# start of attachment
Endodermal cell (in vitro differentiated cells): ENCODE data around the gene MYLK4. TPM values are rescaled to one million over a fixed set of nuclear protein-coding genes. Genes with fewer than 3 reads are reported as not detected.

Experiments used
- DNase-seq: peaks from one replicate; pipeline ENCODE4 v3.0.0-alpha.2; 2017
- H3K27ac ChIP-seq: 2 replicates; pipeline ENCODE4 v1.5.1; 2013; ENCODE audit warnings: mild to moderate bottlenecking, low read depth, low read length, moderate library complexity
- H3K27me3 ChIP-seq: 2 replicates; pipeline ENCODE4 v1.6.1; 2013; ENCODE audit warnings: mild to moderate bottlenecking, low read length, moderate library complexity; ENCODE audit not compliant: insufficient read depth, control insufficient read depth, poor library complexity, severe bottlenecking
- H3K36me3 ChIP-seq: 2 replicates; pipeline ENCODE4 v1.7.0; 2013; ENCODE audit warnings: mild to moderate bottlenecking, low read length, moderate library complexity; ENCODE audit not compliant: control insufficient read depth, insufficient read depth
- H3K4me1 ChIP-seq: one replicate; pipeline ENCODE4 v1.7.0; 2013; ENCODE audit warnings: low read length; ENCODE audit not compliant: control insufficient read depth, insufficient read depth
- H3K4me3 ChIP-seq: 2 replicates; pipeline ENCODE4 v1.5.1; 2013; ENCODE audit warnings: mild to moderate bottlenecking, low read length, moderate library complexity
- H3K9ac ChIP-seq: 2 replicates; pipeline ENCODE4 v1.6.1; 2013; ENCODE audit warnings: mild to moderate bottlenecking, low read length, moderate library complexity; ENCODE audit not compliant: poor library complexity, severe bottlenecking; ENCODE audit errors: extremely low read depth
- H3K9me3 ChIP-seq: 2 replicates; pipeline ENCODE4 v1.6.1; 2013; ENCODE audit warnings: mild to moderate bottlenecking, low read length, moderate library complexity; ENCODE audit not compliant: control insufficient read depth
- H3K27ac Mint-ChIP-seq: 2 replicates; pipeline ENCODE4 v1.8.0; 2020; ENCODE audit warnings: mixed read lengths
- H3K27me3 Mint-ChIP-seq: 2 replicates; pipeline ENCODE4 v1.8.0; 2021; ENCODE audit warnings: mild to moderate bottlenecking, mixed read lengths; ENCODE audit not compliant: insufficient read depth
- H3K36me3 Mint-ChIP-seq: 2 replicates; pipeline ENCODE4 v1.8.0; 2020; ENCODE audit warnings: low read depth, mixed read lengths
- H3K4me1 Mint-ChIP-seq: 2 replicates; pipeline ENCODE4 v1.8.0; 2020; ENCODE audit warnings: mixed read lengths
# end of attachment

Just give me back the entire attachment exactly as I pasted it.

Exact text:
Endodermal cell (in vitro differentiated cells): ENCODE data around the gene MYLK4. TPM values are rescaled to one million over a fixed set of nuclear protein-coding genes. Genes with fewer than 3 reads are reported as not detected.

Experiments used
- DNase-seq: peaks from one replicate; pipeline ENCODE4 v3.0.0-alpha.2; 2017
- H3K27ac ChIP-seq: 2 replicates; pipeline ENCODE4 v1.5.1; 2013; ENCODE audit warnings: mild to moderate bottlenecking, low read depth, low read length, moderate library complexity
- H3K27me3 ChIP-seq: 2 replicates; pipeline ENCODE4 v1.6.1; 2013; ENCODE audit warnings: mild to moderate bottlenecking, low read length, moderate library complexity; ENCODE audit not compliant: insufficient read depth, control insufficient read depth, poor library complexity, severe bottlenecking
- H3K36me3 ChIP-seq: 2 replicates; pipeline ENCODE4 v1.7.0; 2013; ENCODE audit warnings: mild to moderate bottlenecking, low read length, moderate library complexity; ENCODE audit not compliant: control insufficient read depth, insufficient read depth
- H3K4me1 ChIP-seq: one replicate; pipeline ENCODE4 v1.7.0; 2013; ENCODE audit warnings: low read length; ENCODE audit not compliant: control insufficient read depth, insufficient read depth
- H3K4me3 ChIP-seq: 2 replicates; pipeline ENCODE4 v1.5.1; 2013; ENCODE audit warnings: mild to moderate bottlenecking, low read length, moderate library complexity
- H3K9ac ChIP-seq: 2 replicates; pipeline ENCODE4 v1.6.1; 2013; ENCODE audit warnings: mild to moderate bottlenecking, low read length, moderate library complexity; ENCODE audit not compliant: poor library complexity, severe bottlenecking; ENCODE audit errors: extremely low read depth
- H3K9me3 ChIP-seq: 2 replicates; pipeline ENCODE4 v1.6.1; 2013; ENCODE audit warnings: mild to moderate bottlenecking, low read length, moderate library complexity; ENCODE audit not compliant: control insufficient read depth
- H3K27ac Mint-ChIP-seq: 2 replicates; pipeline ENCODE4 v1.8.0; 2020; ENCODE audit warnings: mixed read lengths
- H3K27me3 Mint-ChIP-seq: 2 replicates; pipeline ENCODE4 v1.8.0; 2021; ENCODE audit warnings: mild to moderate bottlenecking, mixed read lengths; ENCODE audit not compliant: insufficient read depth
- H3K36me3 Mint-ChIP-seq: 2 replicates; pipeline ENCODE4 v1.8.0; 2020; ENCODE audit warnings: low read depth, mixed read lengths
- H3K4me1 Mint-ChIP-seq: 2 replicates; pipeline ENCODE4 v1.8.0; 2020; ENCODE audit warnings: mixed read lengths